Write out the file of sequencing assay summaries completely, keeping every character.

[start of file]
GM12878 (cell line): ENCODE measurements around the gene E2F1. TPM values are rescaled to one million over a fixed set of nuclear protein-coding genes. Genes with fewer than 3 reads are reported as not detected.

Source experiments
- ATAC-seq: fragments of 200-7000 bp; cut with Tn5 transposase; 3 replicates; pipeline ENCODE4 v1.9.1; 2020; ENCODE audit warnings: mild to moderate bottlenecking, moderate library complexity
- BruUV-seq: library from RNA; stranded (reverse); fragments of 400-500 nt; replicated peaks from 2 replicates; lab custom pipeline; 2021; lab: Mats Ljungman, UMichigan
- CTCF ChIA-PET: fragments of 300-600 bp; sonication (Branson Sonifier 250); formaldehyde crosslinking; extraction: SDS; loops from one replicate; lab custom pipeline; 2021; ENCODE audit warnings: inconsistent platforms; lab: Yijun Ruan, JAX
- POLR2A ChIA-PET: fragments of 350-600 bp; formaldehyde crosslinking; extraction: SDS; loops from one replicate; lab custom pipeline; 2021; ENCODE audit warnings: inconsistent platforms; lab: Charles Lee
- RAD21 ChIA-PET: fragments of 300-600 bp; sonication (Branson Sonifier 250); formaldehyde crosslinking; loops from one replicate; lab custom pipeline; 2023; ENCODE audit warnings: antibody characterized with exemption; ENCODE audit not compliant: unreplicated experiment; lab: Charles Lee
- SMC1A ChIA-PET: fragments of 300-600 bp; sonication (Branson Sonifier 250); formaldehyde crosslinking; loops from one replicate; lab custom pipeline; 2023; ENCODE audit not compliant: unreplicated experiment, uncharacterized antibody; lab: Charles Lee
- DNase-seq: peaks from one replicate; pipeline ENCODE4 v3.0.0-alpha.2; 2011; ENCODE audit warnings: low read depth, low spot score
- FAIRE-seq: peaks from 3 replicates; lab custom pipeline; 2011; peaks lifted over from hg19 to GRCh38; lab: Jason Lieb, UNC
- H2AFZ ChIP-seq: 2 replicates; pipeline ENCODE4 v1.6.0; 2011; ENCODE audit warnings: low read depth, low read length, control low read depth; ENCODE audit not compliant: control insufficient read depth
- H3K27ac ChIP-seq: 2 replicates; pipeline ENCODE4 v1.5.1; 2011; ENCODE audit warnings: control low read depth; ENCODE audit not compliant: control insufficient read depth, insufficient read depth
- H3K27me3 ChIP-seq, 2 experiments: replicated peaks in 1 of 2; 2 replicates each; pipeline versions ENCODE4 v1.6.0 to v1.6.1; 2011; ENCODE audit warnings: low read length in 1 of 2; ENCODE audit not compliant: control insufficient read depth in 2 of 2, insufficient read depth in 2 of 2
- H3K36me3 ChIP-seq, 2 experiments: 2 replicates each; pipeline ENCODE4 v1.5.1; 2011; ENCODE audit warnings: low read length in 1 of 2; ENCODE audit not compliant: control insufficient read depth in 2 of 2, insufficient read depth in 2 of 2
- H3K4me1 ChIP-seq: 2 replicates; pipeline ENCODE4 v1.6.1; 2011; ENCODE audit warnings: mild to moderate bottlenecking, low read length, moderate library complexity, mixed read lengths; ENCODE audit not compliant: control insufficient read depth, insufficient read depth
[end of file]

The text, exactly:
GM12878 (cell line): ENCODE measurements around the gene E2F1. TPM values are rescaled to one million over a fixed set of nuclear protein-coding genes. Genes with fewer than 3 reads are reported as not detected.

Source experiments
- ATAC-seq: fragments of 200-7000 bp; cut with Tn5 transposase; 3 replicates; pipeline ENCODE4 v1.9.1; 2020; ENCODE audit warnings: mild to moderate bottlenecking, moderate library complexity
- BruUV-seq: library from RNA; stranded (reverse); fragments of 400-500 nt; replicated peaks from 2 replicates; lab custom pipeline; 2021; lab: Mats Ljungman, UMichigan
- CTCF ChIA-PET: fragments of 300-600 bp; sonication (Branson Sonifier 250); formaldehyde crosslinking; extraction: SDS; loops from one replicate; lab custom pipeline; 2021; ENCODE audit warnings: inconsistent platforms; lab: Yijun Ruan, JAX
- POLR2A ChIA-PET: fragments of 350-600 bp; formaldehyde crosslinking; extraction: SDS; loops from one replicate; lab custom pipeline; 2021; ENCODE audit warnings: inconsistent platforms; lab: Charles Lee
- RAD21 ChIA-PET: fragments of 300-600 bp; sonication (Branson Sonifier 250); formaldehyde crosslinking; loops from one replicate; lab custom pipeline; 2023; ENCODE audit warnings: antibody characterized with exemption; ENCODE audit not compliant: unreplicated experiment; lab: Charles Lee
- SMC1A ChIA-PET: fragments of 300-600 bp; sonication (Branson Sonifier 250); formaldehyde crosslinking; loops from one replicate; lab custom pipeline; 2023; ENCODE audit not compliant: unreplicated experiment, uncharacterized antibody; lab: Charles Lee
- DNase-seq: peaks from one replicate; pipeline ENCODE4 v3.0.0-alpha.2; 2011; ENCODE audit warnings: low read depth, low spot score
- FAIRE-seq: peaks from 3 replicates; lab custom pipeline; 2011; peaks lifted over from hg19 to GRCh38; lab: Jason Lieb, UNC
- H2AFZ ChIP-seq: 2 replicates; pipeline ENCODE4 v1.6.0; 2011; ENCODE audit warnings: low read depth, low read length, control low read depth; ENCODE audit not compliant: control insufficient read depth
- H3K27ac ChIP-seq: 2 replicates; pipeline ENCODE4 v1.5.1; 2011; ENCODE audit warnings: control low read depth; ENCODE audit not compliant: control insufficient read depth, insufficient read depth
- H3K27me3 ChIP-seq, 2 experiments: replicated peaks in 1 of 2; 2 replicates each; pipeline versions ENCODE4 v1.6.0 to v1.6.1; 2011; ENCODE audit warnings: low read length in 1 of 2; ENCODE audit not compliant: control insufficient read depth in 2 of 2, insufficient read depth in 2 of 2
- H3K36me3 ChIP-seq, 2 experiments: 2 replicates each; pipeline ENCODE4 v1.5.1; 2011; ENCODE audit warnings: low read length in 1 of 2; ENCODE audit not compliant: control insufficient read depth in 2 of 2, insufficient read depth in 2 of 2
- H3K4me1 ChIP-seq: 2 replicates; pipeline ENCODE4 v1.6.1; 2011; ENCODE audit warnings: mild to moderate bottlenecking, low read length, moderate library complexity, mixed read lengths; ENCODE audit not compliant: control insufficient read depth, insufficient read depth